It’s already starting. Arizona state senator Frank Antenori is pushing Rep. Gabrielle Gillords to say if she is planning to run for reelection. (see article in Huffington Post http://www.huffingtonpost.com/2011/08/19/gabrielle-giffords-reelection-frank-antenori_n_931155.html) Of course she isn’t required to file until May 15 but politics can be ugly business. Huffinton Post wrote, “Speculation on Giffords‘ future has buzzed since her surprise return to Congress to cast her first vote since the Jan. 8 shooting… Her return to vote on the debt ceiling deal was celebrated as proof she could possibly return full time to politics.”
I don’t know if she’s going to be able to return full time to politics again or not. She probably doesn’t know and neither do her doctors. I remember when I was injured in 1996, I assumed I would be able to return to full-time ministry. Every day brought more improvements and I was hopeful. I remember walking around a pond with my physical therapist trying to get used to an uneven pavement. I remember speaking various words over and over again, trying to speak as clearly as possible. I remember painting ceramic objects which helped me learn to use my hands again. I remember playing hang-man and other word games as my word finding skills improved.
It was, and is, a long process. When I was first injured, I was told it takes two years for most improvements to be made. I remember hanging on to that rule. Two years stretched into three, five and then ten years. Yes, many of my huge improvements happened during those first few years, but I will always continue to improve. It wasn’t until a few years after my injury when I realized (awareness) I would never be a full time minister again. However, I still can do some pastor like activities. I must be selective and it’s a “trial and error” sort of thing to learn what those activities are.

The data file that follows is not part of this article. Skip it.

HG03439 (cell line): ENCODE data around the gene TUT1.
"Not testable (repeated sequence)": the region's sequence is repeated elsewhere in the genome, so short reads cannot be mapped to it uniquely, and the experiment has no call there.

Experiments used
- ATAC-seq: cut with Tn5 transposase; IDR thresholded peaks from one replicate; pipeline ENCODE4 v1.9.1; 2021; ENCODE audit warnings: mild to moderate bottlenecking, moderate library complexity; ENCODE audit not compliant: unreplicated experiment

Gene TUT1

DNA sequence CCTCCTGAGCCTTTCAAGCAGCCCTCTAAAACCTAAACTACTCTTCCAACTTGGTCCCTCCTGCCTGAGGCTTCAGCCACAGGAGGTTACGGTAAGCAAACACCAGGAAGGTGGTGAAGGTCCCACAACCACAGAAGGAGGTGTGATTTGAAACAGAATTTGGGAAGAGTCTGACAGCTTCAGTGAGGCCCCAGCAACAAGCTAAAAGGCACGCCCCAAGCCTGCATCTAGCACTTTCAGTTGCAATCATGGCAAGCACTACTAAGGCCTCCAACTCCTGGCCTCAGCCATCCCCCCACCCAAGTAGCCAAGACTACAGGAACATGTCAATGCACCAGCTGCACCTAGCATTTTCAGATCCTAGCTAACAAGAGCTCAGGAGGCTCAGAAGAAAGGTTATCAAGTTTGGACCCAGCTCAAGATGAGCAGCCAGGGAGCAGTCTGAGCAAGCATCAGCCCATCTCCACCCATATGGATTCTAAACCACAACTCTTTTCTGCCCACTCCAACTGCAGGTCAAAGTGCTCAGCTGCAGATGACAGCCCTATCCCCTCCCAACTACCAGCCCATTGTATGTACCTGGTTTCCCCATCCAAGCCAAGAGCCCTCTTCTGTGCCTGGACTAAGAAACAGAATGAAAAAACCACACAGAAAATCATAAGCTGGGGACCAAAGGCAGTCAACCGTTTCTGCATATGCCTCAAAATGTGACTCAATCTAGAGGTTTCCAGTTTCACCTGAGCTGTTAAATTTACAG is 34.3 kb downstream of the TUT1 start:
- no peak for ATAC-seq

This brings me back to Gabrielle Giffords. She’s having to go through this awareness process in the public eye – in the crazy circus of politics. I can only imagine how difficult this is. This was hard enough without having to have my every move commented about in the newspaper. I am grateful for my husband’s advocacy for I wasn’t able to do it for myself.
I have my doubts about her ability to return but that is neither here nor there. She needs to come to this awareness herself. Another important factor is, every brain injury is different and I try not judge another survivor’s choices. Traumatic Brain Injury doesn’t fit into nice categories and it really is a “trial and error” sort of thing.
If you are a survivor, what’s sort of things have you had to try? Did they work? See above right for commenting instructions but note that at this time I cannot comment myself due to a technical glitch. Know that I read every one. If you’d like to contact me directly, write firstname.lastname@example.org